Abstract

Aims: The effect of the COVID-19 pandemic on cancer radiotherapy services is largely unknown. The aim of the present study was to investigate the impact of the resultant contingency plans on radiotherapy cancer services in Scotland. Materials and methods: Detailed data of radiotherapy activity at our centre were collected from 1 April 2019 to 31 March 2021. Differences in mean weekly radiotherapy courses, dose and fractionation patterns and treatment intent were compared with corresponding pre-pandemic months for all treatment sites. Qualitative data were collected for a subgroup of radical radiotherapy patients. Results: Total radiotherapy courses decreased from 6968 to 6240 (–10%) compared with the previous year, prior to the pandemic. Average weekly radiotherapy courses delivered were 134 (standard deviation ±13), decreasing by 10% to 120 ([AQ1]standard deviation 15) (Welch’s t-test, P < 0.001). The greatest decrease in new start treatment courses was observed from May to August 2020 (–7.7%, –24.0%, –16.7% and –18.7%) compared with the corresponding months in 2019. A significant reduction was seen for female patients <70 years (–16%) compared with females >70 years (–8%) or their male counterparts (–7% and –6%, respectively). By diagnosis, the largest reductions between pre- and post-pandemic levels were for anal (–26%), breast (–18%) and prostate (–14%) cancer. Contrarily, a significant increase was found for bladder (28%) and oesophageal (11%) cancers. Conclusions: Over the first 12 months of the COVID-19 pandemic, radiotherapy activity significantly decreased compared with the 12 months prior. Due to issued guidance, the use of hypofractionated regimens increased, contributing to the reduction in treatments for some tumour sites. An increase in other tumour sites can probably be attributed to the reduction or cancellation of surgical interventions. These results will inform our understanding of the indirect consequences of the pandemic on radiotherapy services.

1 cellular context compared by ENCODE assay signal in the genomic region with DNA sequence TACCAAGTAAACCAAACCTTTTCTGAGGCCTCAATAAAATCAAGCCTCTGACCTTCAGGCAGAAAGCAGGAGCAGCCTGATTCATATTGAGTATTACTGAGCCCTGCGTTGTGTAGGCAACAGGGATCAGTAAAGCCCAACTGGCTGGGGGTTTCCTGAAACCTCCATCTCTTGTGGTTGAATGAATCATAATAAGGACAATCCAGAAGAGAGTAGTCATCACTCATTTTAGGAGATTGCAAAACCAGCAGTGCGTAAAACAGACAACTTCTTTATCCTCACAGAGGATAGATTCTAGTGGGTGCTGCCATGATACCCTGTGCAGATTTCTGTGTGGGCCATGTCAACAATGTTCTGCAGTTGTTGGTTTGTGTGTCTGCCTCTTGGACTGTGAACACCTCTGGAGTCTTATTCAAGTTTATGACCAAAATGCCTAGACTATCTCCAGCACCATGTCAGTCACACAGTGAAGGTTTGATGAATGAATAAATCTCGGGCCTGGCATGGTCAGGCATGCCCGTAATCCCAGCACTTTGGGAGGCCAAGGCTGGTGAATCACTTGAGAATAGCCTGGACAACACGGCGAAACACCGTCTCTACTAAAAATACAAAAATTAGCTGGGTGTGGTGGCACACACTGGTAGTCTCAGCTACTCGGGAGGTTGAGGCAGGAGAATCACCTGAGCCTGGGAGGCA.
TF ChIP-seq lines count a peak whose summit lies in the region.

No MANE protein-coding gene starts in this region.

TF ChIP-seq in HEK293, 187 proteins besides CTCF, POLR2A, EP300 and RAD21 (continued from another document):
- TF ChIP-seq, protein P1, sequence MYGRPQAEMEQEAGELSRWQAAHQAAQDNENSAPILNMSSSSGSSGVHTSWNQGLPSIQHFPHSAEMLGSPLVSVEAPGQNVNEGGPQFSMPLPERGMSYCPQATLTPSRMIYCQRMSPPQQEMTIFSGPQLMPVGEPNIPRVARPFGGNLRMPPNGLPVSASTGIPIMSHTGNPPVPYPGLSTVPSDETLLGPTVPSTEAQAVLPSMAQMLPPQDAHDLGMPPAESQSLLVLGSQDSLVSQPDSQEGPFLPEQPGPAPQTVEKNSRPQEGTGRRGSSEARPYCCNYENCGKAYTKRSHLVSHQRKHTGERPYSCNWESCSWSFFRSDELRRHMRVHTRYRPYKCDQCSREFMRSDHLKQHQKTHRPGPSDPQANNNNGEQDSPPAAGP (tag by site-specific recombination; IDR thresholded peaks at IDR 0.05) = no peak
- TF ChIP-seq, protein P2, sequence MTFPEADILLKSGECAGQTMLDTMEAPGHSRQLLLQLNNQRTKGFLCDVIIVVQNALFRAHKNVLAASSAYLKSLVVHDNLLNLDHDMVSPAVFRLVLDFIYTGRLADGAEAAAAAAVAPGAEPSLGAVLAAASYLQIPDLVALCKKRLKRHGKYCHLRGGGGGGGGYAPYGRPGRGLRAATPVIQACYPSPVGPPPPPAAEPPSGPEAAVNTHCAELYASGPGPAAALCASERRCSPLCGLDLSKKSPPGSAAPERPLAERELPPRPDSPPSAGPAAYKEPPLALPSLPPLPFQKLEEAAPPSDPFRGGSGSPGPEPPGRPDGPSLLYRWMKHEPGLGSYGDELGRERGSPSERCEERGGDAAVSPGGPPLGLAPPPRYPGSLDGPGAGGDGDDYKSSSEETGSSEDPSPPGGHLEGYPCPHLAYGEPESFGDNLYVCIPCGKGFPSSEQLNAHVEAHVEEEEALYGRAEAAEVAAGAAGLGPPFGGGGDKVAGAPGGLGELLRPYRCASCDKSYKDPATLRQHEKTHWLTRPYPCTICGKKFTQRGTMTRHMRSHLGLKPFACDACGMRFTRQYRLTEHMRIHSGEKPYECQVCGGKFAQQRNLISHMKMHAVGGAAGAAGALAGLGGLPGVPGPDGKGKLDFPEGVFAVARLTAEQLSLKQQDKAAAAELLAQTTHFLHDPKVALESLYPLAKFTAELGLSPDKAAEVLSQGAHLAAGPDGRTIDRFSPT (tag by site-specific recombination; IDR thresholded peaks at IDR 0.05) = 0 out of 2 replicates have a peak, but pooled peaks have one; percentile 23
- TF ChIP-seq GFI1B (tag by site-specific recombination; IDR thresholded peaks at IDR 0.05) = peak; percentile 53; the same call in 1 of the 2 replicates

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Cite as

Grocutt, L., Rutherford, A., Caldwell, D., Wilkinson, C., Chalmers, A., Dempsey, L., Kelly, C. & O'Cathail, S. 2022, 'The impact of COVID-19 on radiotherapy services in Scotland, UK: a population-based study', Clinical Oncology. http://dx.doi.org/10.1016/j.clon.2022.11.018

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Last updated: 05 December 2022
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